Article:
We originally intended to pursue the Loop over 2-3 years, taking it quite slowly. When it gets too cold to boat, we’d put the boat in storage and return to our RV-home waiting for us in the warmth of the south.
Reality has been – we just love living aboard & cruising in our boat, and are finding even an slower pace of travel is suiting us better. After 12-years of nomadic travels, we were ready for more relaxation. We find we love actively cruising for a couple of weeks, anchoring out along the way. And then finding our next cool coastal city with a marina with easy access to stuff and a great monthly rate.
At our pace, it may be a decade before we complete the loop, or maybe we don’t at all.
But, we’re still documenting the loop itself for now – despite likely taking many side trips.
2020 Status: We made it as far as Charleston in summer 2019, then a family member fell ill – so we hauled out in Savannah for the remainder of hurricane season, and resumed RV life until spring time. The pandemic hit at the same time, so after launched we decided to return to our home state of Florida to be near family. We’re currently ‘on pause’ – living aboard the boat in Sanford, FL through at least hurricane season. Traveling right now just isn’t the same. We’ll assess later.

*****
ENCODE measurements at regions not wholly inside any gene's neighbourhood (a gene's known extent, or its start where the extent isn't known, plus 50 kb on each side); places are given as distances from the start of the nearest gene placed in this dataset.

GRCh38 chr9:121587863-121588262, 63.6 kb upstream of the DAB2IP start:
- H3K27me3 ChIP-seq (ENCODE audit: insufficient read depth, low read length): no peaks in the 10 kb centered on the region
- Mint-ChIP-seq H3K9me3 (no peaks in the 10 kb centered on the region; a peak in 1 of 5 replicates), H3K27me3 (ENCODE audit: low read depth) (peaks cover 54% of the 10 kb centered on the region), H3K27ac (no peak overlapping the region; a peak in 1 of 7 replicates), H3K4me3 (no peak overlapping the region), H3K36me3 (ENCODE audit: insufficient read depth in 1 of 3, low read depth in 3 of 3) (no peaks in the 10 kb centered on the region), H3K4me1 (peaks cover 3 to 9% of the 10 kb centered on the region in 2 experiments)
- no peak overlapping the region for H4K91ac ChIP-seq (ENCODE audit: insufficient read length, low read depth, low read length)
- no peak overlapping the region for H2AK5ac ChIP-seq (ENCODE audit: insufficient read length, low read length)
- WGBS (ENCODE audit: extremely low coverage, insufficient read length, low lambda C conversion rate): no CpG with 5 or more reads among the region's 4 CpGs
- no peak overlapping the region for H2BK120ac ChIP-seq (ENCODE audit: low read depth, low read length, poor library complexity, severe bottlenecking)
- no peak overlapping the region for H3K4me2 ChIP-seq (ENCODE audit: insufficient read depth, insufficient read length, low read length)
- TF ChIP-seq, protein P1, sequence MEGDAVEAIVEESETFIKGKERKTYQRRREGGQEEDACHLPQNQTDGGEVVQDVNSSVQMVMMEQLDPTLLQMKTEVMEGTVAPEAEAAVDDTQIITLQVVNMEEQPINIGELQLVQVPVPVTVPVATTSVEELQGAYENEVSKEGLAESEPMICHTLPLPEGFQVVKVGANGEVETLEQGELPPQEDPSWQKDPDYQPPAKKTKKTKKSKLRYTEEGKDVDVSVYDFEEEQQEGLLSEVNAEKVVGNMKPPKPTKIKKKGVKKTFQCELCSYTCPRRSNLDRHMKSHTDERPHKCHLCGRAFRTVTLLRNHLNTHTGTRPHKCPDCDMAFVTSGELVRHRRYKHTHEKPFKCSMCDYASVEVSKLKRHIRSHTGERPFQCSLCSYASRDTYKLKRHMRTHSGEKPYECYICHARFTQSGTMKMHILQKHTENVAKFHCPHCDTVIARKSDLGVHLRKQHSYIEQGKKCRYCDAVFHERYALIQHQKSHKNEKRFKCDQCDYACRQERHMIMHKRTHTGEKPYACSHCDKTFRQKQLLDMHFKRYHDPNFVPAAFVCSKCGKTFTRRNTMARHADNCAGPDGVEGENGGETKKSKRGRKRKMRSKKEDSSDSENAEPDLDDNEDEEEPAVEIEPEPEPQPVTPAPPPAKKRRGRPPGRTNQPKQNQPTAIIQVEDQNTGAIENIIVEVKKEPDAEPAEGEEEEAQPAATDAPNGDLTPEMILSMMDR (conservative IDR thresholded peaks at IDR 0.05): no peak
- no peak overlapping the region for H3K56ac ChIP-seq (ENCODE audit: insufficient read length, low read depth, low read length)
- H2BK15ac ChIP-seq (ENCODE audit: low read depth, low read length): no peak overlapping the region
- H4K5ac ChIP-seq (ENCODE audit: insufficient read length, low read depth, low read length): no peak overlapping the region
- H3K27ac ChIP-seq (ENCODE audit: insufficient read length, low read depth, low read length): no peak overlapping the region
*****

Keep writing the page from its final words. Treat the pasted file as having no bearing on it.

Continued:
Click on the area of the map you’re interested in to start browsing our travelogues & videos about each stop
The map & routing above is provided by the WordPress plug-in Nomad World Map that utilizes all of our blog travelogue entries.
What is the Great Loop?
It’s a circumnavigation of the eastern part of the US by waterways. It’s approximately 6000 miles (plus many opportunities for side trips). It’s typically followed seasonally – winter in the warmth of Florida, spring traveling up the ICW, summer in NY and Canada and then fall heading down the riverways of the mid west. Many loopers complete it in a year.
Here’s the official map as published by the American Great Loop Cruisers Association: